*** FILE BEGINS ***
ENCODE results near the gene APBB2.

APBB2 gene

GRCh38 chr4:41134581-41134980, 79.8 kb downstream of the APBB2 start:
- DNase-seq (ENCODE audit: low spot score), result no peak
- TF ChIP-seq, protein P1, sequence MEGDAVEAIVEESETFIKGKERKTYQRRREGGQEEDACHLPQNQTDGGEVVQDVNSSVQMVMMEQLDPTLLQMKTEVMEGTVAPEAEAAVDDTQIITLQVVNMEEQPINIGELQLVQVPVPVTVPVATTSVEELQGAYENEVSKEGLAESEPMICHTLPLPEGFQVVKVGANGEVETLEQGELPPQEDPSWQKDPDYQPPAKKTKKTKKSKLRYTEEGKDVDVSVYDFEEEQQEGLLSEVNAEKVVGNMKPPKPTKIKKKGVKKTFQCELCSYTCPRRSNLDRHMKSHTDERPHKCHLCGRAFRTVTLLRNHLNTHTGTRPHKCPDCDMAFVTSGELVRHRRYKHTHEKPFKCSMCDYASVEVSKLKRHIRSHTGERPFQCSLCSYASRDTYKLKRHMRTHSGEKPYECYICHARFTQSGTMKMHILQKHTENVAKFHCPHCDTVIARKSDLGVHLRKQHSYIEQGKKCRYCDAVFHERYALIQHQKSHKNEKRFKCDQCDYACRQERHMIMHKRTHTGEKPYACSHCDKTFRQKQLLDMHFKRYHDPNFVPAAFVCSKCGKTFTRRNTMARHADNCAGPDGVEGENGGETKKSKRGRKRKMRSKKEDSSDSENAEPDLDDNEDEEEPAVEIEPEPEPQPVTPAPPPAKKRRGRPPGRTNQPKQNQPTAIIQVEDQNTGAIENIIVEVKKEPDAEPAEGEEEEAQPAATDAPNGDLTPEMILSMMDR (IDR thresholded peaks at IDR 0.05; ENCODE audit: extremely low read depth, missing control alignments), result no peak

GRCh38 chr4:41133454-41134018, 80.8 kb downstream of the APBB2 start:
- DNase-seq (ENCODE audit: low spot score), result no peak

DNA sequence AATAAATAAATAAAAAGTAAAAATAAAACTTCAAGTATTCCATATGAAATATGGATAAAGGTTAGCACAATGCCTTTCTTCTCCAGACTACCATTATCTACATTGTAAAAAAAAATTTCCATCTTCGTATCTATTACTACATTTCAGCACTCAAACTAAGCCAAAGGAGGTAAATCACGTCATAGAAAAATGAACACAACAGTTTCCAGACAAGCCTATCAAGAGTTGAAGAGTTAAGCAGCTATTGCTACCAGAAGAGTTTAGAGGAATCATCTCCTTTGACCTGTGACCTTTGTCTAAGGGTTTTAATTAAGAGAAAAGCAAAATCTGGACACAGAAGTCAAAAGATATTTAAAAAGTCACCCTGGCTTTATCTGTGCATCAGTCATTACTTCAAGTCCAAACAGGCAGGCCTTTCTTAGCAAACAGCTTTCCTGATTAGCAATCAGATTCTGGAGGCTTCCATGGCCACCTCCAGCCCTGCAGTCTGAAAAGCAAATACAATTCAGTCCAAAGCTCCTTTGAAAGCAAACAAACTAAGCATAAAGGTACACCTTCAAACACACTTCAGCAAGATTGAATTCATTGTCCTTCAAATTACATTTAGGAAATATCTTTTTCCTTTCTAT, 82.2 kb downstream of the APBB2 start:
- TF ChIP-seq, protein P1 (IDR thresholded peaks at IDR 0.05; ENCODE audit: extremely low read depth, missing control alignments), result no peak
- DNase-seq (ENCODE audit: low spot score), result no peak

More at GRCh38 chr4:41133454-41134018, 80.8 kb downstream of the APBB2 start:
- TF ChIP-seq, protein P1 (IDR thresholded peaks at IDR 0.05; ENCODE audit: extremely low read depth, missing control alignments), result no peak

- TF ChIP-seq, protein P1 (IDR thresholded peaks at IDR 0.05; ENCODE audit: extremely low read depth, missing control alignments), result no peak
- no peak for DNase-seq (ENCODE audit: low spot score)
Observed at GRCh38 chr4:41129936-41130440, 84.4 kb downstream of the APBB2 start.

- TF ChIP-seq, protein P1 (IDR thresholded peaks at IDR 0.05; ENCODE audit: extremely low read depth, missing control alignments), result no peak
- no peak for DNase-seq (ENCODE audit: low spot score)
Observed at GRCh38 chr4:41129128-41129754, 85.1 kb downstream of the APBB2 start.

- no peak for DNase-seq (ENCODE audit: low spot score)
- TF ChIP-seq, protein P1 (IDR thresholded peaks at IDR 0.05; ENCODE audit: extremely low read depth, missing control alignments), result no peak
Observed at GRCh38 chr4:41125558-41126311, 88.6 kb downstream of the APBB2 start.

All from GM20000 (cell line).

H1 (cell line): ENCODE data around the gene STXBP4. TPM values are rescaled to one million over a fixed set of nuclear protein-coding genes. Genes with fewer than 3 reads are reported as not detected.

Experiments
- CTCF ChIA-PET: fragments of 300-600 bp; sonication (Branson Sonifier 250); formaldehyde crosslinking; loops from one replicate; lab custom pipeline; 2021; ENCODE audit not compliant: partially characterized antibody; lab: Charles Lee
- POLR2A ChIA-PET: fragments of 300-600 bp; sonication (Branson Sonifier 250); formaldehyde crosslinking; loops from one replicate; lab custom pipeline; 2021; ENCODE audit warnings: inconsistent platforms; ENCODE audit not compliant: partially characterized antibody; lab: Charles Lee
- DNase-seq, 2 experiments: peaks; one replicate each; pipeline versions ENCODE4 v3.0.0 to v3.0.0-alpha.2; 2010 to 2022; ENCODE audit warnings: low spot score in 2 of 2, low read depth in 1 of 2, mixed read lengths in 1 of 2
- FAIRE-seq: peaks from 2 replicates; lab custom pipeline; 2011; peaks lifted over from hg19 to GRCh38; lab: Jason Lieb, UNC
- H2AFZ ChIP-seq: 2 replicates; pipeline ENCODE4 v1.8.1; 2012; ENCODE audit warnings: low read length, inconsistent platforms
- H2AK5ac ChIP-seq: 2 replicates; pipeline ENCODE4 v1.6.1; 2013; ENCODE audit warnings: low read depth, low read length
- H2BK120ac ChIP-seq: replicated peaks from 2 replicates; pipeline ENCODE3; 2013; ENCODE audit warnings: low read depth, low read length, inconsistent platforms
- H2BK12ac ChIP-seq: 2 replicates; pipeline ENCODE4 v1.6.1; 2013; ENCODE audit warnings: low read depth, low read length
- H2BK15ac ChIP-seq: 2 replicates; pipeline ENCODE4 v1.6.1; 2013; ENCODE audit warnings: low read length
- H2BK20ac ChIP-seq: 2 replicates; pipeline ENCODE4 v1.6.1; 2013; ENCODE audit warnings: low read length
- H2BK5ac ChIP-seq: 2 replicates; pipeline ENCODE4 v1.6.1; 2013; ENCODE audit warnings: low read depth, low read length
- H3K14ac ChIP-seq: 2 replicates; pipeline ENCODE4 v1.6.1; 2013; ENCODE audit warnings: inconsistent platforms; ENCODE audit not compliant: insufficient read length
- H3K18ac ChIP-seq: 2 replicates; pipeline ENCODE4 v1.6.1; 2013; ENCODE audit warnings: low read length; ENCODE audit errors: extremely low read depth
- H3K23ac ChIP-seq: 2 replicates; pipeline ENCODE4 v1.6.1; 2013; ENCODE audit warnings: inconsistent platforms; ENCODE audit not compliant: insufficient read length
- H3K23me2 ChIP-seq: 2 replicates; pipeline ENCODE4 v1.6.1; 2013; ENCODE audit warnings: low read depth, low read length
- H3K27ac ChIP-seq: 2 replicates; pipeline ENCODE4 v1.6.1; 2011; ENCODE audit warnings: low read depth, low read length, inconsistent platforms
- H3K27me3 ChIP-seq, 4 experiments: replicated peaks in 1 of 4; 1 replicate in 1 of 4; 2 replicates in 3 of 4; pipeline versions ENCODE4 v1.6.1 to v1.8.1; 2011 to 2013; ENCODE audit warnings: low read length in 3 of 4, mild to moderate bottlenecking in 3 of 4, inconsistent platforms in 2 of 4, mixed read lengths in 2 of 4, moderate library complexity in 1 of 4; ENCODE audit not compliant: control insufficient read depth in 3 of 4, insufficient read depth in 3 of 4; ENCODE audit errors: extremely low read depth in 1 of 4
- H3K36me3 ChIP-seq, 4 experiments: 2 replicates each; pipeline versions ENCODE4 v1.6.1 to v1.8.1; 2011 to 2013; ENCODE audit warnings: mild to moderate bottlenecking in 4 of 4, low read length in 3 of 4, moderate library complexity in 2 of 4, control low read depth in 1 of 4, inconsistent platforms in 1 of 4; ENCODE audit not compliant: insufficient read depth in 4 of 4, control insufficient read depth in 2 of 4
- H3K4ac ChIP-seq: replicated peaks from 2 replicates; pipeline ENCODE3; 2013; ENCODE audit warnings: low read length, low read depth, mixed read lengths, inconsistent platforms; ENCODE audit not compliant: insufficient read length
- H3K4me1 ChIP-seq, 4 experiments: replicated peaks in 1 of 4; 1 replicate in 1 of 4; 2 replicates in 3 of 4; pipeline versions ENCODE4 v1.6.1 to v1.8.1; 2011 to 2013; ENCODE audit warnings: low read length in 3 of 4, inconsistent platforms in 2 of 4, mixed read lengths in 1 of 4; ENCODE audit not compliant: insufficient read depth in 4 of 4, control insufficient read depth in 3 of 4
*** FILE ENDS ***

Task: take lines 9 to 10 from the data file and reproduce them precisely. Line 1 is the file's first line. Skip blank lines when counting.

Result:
- TF ChIP-seq, protein P1 (IDR thresholded peaks at IDR 0.05; ENCODE audit: extremely low read depth, missing control alignments), result no peak
- DNase-seq (ENCODE audit: low spot score), result no peak